Source: Press TV
British Home Secretary Theresa May has announced new measures including curfew powers for police to be considered in the wake of the last week unrest.
The new measures also include the permission to provide tools police may need to deal with future problems and a clear guidance that should be given to police officers on public order policing, according to the Home Secretary.
"Under existing laws, there is no power to impose a general curfew in a particular area, and, while curfew conditions can be placed on some offenders as part of their Asbo, criminal sentence or bail conditions, there are only limited powers to impose them on somebody under the age of 16," May said.
"These are the sort of changes we need to consider," she added.
This is while the Home Secretary rejected calls to review the government's 20 percent cuts to police budgets.
"I am clear that, even at the end of this spending period, forces will still have the resources to deploy officers in the same numbers we have seen in the last week," May further said.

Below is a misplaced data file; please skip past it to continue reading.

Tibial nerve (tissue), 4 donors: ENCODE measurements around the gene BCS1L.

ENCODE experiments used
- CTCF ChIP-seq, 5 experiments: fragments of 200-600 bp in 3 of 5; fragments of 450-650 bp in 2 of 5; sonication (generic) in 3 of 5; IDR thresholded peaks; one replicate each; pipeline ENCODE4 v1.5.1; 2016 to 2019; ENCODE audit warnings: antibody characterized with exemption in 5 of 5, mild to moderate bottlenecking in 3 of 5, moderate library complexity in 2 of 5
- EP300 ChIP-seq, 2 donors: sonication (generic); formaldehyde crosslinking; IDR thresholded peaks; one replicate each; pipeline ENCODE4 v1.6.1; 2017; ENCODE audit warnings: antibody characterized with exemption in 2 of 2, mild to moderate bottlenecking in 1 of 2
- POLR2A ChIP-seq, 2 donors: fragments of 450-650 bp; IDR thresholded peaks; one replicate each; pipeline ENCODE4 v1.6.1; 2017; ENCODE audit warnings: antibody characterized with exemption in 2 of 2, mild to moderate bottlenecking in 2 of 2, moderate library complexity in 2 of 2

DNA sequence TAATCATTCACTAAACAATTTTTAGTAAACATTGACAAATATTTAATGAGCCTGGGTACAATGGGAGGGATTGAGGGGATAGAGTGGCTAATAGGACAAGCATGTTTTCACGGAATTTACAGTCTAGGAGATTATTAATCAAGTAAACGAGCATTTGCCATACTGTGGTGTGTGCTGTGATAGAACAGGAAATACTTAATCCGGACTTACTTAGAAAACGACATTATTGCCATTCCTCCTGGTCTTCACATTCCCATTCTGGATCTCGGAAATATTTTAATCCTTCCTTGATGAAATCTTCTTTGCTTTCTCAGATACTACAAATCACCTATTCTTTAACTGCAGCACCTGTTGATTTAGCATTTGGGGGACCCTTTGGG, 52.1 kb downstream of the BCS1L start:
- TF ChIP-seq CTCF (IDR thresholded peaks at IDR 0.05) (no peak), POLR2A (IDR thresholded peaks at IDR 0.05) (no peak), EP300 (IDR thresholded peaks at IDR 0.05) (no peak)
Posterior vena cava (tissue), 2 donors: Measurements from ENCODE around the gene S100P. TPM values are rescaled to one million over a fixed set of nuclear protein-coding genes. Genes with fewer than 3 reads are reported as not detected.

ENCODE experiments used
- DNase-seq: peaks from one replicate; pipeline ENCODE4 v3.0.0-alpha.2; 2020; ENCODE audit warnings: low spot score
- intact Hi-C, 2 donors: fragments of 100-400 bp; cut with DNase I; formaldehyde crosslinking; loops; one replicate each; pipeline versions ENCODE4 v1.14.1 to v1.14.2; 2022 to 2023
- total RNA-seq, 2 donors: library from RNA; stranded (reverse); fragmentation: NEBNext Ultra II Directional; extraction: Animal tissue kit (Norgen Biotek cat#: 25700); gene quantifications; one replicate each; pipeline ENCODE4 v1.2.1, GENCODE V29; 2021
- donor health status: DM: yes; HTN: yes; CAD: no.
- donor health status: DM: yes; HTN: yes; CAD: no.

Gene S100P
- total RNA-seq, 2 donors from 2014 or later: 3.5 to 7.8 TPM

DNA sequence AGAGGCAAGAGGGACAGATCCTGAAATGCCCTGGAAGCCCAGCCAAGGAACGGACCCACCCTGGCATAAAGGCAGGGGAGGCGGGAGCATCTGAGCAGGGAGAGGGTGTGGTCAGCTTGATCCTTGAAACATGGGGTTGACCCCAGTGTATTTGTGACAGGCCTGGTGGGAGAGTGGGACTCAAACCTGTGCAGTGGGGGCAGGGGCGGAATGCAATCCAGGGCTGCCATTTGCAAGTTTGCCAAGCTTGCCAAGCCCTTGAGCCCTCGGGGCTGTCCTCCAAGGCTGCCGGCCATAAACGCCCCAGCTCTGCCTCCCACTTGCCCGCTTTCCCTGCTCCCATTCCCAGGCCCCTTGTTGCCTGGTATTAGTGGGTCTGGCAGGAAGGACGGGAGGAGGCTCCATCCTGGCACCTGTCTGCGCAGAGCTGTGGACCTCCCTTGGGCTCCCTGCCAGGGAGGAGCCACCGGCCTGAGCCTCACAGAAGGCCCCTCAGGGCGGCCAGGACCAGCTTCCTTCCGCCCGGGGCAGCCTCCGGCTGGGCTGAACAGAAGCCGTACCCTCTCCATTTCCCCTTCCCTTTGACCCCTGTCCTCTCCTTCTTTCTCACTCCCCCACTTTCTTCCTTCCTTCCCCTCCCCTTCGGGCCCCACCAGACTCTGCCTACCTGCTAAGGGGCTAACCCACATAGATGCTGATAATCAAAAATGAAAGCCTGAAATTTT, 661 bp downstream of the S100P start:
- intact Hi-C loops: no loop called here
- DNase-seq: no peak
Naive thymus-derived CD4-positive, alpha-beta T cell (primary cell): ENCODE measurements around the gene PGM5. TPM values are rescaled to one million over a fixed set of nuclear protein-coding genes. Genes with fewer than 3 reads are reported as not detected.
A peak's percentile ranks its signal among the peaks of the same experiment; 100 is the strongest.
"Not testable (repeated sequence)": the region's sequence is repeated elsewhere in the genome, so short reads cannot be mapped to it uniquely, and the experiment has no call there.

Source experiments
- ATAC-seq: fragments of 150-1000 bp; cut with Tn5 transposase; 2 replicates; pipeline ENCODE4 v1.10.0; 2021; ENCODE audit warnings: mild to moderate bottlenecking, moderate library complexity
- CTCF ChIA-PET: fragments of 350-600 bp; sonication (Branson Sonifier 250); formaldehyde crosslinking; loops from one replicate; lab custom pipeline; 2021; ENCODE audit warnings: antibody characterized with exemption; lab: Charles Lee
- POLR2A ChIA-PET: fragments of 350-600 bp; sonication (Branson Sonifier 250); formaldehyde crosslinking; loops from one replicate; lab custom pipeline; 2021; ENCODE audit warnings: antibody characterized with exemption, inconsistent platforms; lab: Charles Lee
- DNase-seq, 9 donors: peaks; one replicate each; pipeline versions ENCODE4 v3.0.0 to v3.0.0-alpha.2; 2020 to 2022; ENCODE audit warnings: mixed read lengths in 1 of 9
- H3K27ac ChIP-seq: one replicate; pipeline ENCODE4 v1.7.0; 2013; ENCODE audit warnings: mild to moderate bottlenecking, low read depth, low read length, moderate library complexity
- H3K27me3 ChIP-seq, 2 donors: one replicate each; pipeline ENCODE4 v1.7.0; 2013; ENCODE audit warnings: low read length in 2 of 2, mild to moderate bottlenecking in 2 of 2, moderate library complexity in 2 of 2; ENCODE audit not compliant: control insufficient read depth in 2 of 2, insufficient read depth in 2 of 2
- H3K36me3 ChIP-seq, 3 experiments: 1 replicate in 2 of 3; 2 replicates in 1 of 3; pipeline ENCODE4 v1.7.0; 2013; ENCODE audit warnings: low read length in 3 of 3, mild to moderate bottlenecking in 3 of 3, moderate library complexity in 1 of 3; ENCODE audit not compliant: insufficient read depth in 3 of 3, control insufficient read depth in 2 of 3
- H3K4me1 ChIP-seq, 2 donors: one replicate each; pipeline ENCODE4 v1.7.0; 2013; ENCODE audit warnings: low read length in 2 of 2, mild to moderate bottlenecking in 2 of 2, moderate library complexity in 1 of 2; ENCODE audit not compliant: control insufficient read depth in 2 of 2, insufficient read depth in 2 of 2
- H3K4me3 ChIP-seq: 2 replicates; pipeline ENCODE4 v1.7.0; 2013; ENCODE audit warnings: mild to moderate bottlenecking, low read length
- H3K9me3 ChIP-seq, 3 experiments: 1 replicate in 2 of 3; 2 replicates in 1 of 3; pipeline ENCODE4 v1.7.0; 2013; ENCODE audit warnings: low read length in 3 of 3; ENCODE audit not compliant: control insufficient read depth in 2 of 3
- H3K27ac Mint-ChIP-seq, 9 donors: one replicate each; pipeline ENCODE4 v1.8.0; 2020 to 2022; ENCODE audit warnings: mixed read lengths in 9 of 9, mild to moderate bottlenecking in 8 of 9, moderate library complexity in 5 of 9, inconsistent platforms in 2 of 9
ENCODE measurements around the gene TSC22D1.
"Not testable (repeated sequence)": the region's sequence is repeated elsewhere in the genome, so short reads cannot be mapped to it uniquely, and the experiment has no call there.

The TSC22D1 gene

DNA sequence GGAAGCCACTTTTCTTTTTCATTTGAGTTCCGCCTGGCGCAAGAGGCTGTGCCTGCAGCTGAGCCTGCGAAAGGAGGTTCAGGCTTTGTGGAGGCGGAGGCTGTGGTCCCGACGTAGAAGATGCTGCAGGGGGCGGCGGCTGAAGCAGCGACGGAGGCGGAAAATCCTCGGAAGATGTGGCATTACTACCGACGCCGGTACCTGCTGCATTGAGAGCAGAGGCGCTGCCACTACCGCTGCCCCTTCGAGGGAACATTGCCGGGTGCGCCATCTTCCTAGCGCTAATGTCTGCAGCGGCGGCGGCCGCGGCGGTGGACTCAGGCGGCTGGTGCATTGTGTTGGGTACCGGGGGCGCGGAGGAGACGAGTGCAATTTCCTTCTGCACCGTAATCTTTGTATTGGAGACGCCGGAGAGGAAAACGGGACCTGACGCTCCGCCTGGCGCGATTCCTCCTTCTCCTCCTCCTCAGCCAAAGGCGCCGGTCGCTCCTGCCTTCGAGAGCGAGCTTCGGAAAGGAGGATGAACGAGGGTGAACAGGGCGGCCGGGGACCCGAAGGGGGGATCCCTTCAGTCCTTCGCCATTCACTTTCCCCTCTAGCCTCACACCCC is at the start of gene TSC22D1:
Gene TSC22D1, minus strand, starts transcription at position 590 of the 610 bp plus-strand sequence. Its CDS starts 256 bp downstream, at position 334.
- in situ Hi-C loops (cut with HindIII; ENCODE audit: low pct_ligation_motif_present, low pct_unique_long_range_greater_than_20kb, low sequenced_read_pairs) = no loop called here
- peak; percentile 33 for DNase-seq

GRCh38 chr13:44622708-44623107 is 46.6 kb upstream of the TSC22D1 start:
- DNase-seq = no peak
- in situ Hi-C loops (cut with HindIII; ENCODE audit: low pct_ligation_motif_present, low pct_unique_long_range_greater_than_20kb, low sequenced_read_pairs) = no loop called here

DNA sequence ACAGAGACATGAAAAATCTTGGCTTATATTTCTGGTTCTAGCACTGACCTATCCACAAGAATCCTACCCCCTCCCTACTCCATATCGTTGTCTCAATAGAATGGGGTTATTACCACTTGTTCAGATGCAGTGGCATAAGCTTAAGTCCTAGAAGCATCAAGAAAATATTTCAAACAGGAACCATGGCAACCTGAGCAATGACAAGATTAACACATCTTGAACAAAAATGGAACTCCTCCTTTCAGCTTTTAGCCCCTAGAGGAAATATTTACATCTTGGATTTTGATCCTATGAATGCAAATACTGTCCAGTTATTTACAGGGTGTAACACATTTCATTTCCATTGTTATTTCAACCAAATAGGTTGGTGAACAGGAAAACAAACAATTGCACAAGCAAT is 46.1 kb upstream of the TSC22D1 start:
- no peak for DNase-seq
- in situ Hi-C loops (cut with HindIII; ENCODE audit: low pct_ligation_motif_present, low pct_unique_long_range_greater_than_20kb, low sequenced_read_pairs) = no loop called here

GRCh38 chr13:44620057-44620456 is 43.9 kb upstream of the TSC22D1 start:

"It's clear to me that we can improve the visibility and availability of the police to the public. It's more important than ever that we do so, because we are asking the police to fight crime on a tighter budget," she pointed out.
When asked about the new curfew powers, May said, "In relation to the curfew issue, it's something that we're going to look at to address whether, and to what extent, we may need to change the law.
"There are two issues. One is the availability of curfew powers in relation to individuals who are under the age of 16. And the other is whether... At the moment the curfew powers are specific in terms of individuals and attached to individuals and it's whether more general powers are needed,” added the Home Secretary.
Labour leader Ed Miliband criticised the Home Secretary's plan to press on with police cuts, saying it left him "very worried".
He spoke during a visit to Bristol, where he met local politicians and community figures in the St Pauls area, the scene of unrest and looting last week.
"It is right that we learn lessons from the policing of the riots, but the most important thing the government can do is learn lessons itself," he said.
"The lesson the public wants them to learn is that visible effective policing increases public confidence and increases safety on our streets. That is why they should rethink their police cuts," Miliband added.